How Paul Winchell, the Voice of Tigger, Died of Natural Causes at 82

Paul Winchell was a man of many talents, but he is best remembered for his work as a ventriloquist and a voice actor. He brought to life many beloved characters, such as Tigger from Winnie the Pooh, Gargamel from The Smurfs, and Dick Dastardly from Wacky Races. He was also an inventor who patented an artificial heart and other devices. He died on June 24, 2005, at the age of 82, of natural causes.

A Life Full of Achievements

Paul Winchell was born on December 21, 1922, in New York City, to Jewish immigrants from Poland and Austria-Hungary. His father was a tailor and his mother was a homemaker. He contracted polio when he was six years old, which caused his legs to atrophy. He overcame this disability by learning to walk with braces and crutches.

He developed an interest in ventriloquism when he was 13 years old, after seeing an advertisement for a kit in a magazine. He made his own dummy, named Jerry Mahoney, and practiced his skills by imitating Edgar Bergen and Charlie McCarthy. He won a radio contest and started performing on the Major Bowes Amateur Hour. He soon became a professional entertainer and toured with various shows.

He married his first wife, Dorothy Movitz, in 1942, and they had two children, Stacy and Stephanie. They divorced in 1959. He married his second wife, Nina Russell, in 1961, and they had one daughter, April. They divorced in 1972. He married his third wife, Jean Freeman, in 1974.

He became a television star in the 1950s, hosting his own show with his dummies Jerry Mahoney and Knucklehead Smiff. He also appeared on many popular programs, such as The Ed Sullivan Show, The Dick Van Dyke Show, The Beverly Hillbillies, and The Brady Bunch. He was known for his witty humor and his ability to throw his voice.

He also pursued a career in voice acting, lending his distinctive voice to many animated characters. He worked for Disney, Hanna-Barbera, and other studios. He voiced Tigger from Winnie the Pooh for over 30 years, starting from 1968 until 1999. He also voiced Gargamel from The Smurfs, Dick Dastardly from Wacky Races, Boomer from The Fox and the Hound, and many others. He won a Grammy Award for his song “The Most Wonderful Thing About Tiggers” in 1974.

He was also an inventor who held over 30 patents for various devices. He invented an artificial heart that could be implanted in the chest cavity in 1963. He donated his patent to the University of Utah for further research. He also invented a disposable razor, a blood plasma defroster, a flameless cigarette lighter, and other gadgets.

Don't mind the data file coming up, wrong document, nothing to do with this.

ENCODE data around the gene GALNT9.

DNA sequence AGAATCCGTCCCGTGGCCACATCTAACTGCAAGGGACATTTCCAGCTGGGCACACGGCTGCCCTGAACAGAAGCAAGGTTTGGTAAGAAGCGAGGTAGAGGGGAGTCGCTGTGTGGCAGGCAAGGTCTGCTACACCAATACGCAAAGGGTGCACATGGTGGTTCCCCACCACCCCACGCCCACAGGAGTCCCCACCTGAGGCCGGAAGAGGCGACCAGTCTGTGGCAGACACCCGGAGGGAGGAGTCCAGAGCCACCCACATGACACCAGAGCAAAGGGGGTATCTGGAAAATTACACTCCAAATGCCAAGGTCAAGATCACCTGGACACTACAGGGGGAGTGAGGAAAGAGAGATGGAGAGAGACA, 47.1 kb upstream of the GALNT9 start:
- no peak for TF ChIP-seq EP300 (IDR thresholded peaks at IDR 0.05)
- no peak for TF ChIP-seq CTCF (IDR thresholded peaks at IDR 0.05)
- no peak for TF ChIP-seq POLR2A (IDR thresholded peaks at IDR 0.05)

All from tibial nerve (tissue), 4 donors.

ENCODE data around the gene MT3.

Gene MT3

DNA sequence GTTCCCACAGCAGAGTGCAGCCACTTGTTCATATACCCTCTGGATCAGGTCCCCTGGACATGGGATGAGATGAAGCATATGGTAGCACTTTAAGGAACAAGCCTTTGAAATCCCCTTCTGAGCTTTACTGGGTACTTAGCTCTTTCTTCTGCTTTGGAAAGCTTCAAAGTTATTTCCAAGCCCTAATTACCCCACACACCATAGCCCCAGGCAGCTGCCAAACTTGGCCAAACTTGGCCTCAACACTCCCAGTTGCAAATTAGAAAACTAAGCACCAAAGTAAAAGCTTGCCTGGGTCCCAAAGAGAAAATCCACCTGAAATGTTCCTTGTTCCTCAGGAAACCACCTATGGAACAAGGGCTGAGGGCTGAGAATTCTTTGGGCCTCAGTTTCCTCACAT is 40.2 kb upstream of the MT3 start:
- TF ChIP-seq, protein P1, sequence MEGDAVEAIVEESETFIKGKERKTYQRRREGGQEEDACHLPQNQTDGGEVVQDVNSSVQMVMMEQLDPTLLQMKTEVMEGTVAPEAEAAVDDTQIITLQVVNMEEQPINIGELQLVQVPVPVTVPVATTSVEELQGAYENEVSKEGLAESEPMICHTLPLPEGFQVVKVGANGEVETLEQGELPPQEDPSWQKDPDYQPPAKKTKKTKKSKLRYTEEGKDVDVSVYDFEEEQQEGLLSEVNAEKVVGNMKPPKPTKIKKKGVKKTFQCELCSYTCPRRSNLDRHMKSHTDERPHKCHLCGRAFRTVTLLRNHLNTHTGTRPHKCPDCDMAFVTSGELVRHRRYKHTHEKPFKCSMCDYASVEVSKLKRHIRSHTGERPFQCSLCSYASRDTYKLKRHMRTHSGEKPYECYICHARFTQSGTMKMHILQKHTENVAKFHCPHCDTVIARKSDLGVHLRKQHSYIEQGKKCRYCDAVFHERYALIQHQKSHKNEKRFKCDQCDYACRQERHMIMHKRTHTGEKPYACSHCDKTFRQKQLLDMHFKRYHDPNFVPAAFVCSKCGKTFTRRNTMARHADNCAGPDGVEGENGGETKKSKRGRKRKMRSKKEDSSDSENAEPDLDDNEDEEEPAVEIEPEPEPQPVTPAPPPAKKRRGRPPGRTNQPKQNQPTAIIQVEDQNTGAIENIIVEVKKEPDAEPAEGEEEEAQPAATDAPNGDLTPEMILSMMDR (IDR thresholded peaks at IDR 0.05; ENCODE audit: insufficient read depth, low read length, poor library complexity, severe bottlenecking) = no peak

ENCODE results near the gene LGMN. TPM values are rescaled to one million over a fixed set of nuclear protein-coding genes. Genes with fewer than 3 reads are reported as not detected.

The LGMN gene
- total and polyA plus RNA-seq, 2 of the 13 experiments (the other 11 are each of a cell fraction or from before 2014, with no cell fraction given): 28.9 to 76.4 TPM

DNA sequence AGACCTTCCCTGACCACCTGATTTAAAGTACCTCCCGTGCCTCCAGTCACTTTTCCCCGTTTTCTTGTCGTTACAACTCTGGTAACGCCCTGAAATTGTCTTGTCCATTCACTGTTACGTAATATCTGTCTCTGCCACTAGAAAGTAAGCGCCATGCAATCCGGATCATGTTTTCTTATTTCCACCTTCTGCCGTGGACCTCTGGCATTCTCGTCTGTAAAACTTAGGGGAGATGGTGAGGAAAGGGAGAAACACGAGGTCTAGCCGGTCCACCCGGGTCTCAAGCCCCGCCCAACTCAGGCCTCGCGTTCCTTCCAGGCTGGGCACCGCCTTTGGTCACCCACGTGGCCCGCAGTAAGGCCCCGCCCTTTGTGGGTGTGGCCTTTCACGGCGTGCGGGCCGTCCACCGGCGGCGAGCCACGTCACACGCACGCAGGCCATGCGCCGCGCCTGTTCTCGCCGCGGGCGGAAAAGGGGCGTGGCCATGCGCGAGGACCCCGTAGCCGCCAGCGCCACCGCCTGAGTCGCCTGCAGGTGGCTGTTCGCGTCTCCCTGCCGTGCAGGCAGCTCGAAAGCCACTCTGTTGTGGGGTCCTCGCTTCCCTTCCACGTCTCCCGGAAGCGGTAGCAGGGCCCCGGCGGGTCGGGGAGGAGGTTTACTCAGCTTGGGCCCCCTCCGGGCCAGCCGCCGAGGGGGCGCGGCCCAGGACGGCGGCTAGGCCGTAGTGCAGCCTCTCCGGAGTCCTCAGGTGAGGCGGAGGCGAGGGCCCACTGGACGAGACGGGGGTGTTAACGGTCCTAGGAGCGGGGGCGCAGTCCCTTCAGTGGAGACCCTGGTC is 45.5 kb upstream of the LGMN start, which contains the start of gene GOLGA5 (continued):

He was also a humanitarian who supported many causes. He was involved in the anti-war movement during the Vietnam War. He also advocated for animal rights and vegetarianism. He donated money and time to various charities and organizations.

A Peaceful Death

Paul Winchell retired from show business in 1999 and moved to Moorpark, California. He spent his last years writing books and articles on various topics, such as religion, philosophy, politics, and health. He also maintained a website where he interacted with his fans.

He died on June 24, 2005, at his home in Moorpark. He was 82 years old. His death was attributed to natural causes by his family. His daughter April announced his death on her website and wrote a tribute to him.

She wrote: “He was always there for me when I needed him most…He taught me so much about life…He taught me how to laugh at myself…He taught me how to love unconditionally…He taught me how to be a good person…He taught me how to be brave…He taught me how to be happy…He taught me how to be me.”

She also wrote: “He was my hero…He was my friend…He was my dad…I love you dad…I miss you dad…Rest in peace dad.”

His body was cremated and his ashes were scattered at sea by his family.

A Legacy That Lives On

Paul Winchell left behind a legacy that lives on through his work and his inventions. His voice can still be heard in many cartoons and movies that are enjoyed by generations of fans. His artificial heart paved the way for further developments in medical technology that have saved many lives. His humanitarian efforts have inspired many people to follow his example of compassion and generosity.

He is remembered as a man who had a passion for life and a talent for making people laugh. He is honored with a star on the Hollywood Walk of Fame for his work in television. He is also inducted into the International Ventriloquist Hall of Fame and the Disney Legends Hall of Fame.

He is survived by his wife Jean, his three children Stacy, Stephanie, and April, and his grandchildren.

Doms Desk

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